Starting a business can be both an intimidating and exciting process. On the one hand, it’s fun to make a dream come true. But on the other, you have to register a business, pay taxes, manage finances, etc.
Choosing a business structure can be challenging since this decision affects the future. Should a business owner go for a limited liability company (LLC), a partnership, a sole proprietorship, or choose other structures? Some business owners found it easier to establish sole proprietorship companies as it’s a relatively easy process. But is it beneficial in the long run?
Kinkos, eBay, JC Penney, and Sears are examples of companies with significant revenue. But did you know that they were established as sole proprietorship companies? These several examples prove that it’s possible to succeed even when starting small. But there must be some pitfalls when it comes to a sole proprietorship.
This article explains a sole proprietorship structure and its advantages and disadvantages. It also shows real-life examples of this business structure.
Understanding Sole Proprietorship
So, what exactly is a sole proprietorship? It’s a form of a business structure owned by one person. The sole proprietorship is also often called sole trader or a proprietorship.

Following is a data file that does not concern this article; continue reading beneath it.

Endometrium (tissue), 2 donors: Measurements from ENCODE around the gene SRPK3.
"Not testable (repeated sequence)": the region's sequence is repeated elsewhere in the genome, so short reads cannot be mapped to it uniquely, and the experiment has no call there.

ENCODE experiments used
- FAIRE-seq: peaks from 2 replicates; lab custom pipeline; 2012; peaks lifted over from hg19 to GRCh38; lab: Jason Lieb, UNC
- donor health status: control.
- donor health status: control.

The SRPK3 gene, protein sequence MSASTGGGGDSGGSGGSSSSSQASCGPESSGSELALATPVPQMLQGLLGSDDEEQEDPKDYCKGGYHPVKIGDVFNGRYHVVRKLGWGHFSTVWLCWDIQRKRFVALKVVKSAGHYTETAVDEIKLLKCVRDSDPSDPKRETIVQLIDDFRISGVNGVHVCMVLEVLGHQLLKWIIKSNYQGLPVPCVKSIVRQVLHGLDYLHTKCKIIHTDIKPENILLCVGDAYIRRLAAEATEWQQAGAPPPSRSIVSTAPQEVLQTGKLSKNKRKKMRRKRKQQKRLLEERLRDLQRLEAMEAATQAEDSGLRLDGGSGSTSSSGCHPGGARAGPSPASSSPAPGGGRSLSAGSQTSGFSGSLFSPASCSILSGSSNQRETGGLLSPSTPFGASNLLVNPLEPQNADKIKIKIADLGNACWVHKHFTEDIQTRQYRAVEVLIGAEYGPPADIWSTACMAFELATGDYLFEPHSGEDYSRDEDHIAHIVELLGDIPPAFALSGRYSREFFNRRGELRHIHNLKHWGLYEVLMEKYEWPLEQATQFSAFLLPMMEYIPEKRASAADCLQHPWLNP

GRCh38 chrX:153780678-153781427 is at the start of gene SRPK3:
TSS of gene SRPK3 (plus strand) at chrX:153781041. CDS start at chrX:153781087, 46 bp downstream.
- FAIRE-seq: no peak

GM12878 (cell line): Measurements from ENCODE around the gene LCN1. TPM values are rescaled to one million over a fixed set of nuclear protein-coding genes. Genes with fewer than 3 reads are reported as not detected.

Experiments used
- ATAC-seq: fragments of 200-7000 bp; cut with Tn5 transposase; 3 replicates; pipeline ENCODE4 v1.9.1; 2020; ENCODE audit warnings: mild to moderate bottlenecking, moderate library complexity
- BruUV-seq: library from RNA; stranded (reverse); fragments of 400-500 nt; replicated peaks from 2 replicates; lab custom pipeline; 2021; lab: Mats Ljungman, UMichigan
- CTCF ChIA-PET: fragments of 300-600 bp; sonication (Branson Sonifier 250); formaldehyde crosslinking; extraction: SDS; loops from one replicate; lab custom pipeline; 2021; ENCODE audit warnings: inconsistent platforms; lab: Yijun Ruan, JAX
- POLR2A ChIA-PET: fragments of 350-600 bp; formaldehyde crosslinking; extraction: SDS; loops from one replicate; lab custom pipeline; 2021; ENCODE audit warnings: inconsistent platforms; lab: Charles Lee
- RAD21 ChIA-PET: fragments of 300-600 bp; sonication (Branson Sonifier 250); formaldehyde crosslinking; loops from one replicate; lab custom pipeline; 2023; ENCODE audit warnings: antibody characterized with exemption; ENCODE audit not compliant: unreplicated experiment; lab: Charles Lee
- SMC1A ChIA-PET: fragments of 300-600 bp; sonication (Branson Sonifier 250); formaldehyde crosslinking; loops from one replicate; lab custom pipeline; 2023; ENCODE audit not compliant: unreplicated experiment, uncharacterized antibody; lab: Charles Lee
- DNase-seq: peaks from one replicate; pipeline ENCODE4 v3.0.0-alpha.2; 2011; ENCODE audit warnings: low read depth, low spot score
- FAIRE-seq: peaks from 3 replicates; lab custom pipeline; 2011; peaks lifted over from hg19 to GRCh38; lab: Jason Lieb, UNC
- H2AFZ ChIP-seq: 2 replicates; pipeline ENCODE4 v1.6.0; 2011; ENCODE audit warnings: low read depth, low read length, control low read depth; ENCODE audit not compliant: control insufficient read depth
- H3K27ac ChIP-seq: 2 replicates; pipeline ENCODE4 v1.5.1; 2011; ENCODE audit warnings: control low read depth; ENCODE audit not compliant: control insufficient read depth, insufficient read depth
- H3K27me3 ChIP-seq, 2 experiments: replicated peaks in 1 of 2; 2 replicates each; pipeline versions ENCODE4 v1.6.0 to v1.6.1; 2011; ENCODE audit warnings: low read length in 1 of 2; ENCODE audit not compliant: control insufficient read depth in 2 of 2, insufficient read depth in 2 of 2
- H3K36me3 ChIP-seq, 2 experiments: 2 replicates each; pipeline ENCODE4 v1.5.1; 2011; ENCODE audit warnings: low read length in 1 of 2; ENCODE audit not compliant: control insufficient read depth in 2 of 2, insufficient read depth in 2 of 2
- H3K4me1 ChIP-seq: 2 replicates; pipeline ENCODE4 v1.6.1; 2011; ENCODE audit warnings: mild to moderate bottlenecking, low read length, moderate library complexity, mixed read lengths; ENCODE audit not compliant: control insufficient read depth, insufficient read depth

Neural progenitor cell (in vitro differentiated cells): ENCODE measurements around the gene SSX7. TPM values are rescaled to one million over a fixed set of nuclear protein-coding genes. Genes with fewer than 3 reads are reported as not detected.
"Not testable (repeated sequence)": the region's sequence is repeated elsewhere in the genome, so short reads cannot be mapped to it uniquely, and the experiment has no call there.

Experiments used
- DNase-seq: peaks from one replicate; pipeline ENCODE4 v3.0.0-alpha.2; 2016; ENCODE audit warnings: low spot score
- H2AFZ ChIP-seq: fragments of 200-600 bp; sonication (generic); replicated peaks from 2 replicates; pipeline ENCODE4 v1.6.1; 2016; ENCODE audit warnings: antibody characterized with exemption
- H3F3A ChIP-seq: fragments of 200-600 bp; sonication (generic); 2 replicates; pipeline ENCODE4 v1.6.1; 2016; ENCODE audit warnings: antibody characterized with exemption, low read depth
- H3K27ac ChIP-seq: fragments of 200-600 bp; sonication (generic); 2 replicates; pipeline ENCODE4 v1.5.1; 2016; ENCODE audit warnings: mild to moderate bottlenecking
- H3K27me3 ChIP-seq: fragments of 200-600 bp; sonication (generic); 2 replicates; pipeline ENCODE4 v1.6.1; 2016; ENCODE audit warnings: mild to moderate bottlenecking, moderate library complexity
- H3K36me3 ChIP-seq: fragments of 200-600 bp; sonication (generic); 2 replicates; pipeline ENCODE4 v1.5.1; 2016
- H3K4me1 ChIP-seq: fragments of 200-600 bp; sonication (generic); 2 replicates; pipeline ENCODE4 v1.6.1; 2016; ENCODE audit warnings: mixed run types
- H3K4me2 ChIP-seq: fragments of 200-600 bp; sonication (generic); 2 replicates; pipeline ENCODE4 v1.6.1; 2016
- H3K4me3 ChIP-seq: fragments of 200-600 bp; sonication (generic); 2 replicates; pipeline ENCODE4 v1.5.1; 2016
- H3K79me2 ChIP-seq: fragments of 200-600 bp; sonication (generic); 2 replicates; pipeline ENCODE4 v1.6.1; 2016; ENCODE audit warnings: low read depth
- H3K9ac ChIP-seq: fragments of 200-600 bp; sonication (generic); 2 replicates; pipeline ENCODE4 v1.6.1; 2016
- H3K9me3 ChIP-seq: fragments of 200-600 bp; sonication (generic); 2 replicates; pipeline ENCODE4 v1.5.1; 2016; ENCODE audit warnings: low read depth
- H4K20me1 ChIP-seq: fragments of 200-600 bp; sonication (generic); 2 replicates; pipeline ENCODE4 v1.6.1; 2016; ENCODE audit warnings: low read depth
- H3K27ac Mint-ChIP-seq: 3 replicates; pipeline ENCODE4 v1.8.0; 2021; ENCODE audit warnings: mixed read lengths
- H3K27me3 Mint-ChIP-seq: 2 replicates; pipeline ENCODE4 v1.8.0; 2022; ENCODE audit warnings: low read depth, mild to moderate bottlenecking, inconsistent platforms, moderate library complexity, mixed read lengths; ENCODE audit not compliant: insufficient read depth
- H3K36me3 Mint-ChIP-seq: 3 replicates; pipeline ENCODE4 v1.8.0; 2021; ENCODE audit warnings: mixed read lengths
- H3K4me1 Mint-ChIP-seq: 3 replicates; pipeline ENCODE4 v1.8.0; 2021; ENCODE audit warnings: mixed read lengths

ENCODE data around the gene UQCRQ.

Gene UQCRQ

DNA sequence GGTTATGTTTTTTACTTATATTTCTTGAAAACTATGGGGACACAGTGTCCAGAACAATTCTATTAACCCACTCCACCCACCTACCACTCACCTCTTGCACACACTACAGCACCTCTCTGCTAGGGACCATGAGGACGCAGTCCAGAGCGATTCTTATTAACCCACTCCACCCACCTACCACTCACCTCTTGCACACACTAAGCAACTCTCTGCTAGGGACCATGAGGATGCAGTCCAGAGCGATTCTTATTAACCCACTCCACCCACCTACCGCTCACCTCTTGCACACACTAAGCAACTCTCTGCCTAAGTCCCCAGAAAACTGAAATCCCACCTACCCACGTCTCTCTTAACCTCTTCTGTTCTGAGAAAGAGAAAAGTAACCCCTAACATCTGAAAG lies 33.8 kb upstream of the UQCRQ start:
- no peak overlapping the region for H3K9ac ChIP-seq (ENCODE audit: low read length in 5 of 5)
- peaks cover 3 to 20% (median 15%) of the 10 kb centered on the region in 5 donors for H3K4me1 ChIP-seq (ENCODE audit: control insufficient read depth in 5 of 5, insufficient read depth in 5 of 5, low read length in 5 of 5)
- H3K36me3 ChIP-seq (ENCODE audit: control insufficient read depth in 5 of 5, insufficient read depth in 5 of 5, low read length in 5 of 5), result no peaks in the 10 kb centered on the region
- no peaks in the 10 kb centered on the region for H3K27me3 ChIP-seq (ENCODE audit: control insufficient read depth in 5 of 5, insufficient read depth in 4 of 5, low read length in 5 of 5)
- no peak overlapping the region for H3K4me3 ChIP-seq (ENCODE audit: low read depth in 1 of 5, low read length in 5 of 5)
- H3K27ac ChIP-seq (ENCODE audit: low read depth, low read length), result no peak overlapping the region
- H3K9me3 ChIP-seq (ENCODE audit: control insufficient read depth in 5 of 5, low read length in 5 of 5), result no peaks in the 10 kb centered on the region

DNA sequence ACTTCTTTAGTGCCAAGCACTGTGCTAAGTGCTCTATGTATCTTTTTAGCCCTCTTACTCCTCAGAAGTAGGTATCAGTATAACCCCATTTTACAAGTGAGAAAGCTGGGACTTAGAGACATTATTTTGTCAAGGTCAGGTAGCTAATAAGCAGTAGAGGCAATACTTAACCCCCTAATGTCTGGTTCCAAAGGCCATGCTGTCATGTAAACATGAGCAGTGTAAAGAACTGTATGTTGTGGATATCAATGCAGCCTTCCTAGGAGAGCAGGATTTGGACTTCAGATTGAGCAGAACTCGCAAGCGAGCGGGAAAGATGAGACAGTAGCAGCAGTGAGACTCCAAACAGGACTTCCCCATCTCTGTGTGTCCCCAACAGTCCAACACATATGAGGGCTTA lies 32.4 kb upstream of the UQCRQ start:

Such a structure leaves this person open to liability. The owner is responsible for all the debts and issues acquired by the business. In simple words, the state treats the company and its owner as a single entity under this business structure.
According to this structure, the owner pays personal income tax on revenue gained from owning the company. One of the reasons why people prefer to establish a business under this structure is the simplicity of a registration procedure.
A proprietorship structure lacks regulations by the government, making it easier to start a business for individual contractors, freelancers, consultants, bookkeepers, and other specialists. In most of these mentioned cases, owners don’t need separate brands since they work under their names.
Moreover, it’s easy to close a proprietorship or switch to a different business structure. For example, if the company keeps growing, it’s possible to reregister as LLC. As for taxes, proprietorship owners are to fill in such forms as Schedule C and Form 1040 when it’s due.
Examples of Sole Proprietorship
As mentioned, it can be hard to choose a business structure when registering a company. In what cases it’s reasonable to open a sole proprietorship? Here are some examples of businesses that run under this structure.
It’s a type of service that takes care of the financial needs of other businesses. For example, the bookkeeper records the company’s expenses, profit, and other financial details. As a result, the management clearly understands a business’s financial situation.
Small businesses and organizations often delegate bookkeeping responsibilities to contractors. Meaning, it’s convenient for bookkeepers to register under the sole proprietorship structure.
Computer Repair Services
Most small businesses that offer repair services register as sole proprietorships. Upon starting a business, business owners can either work from home or in small shops.
Even though catering requires hiring employees for specific events, it’s still possible to register under the proprietorship structure. It offers services to cater business events, parties, celebration events (weddings, birthdays), etc.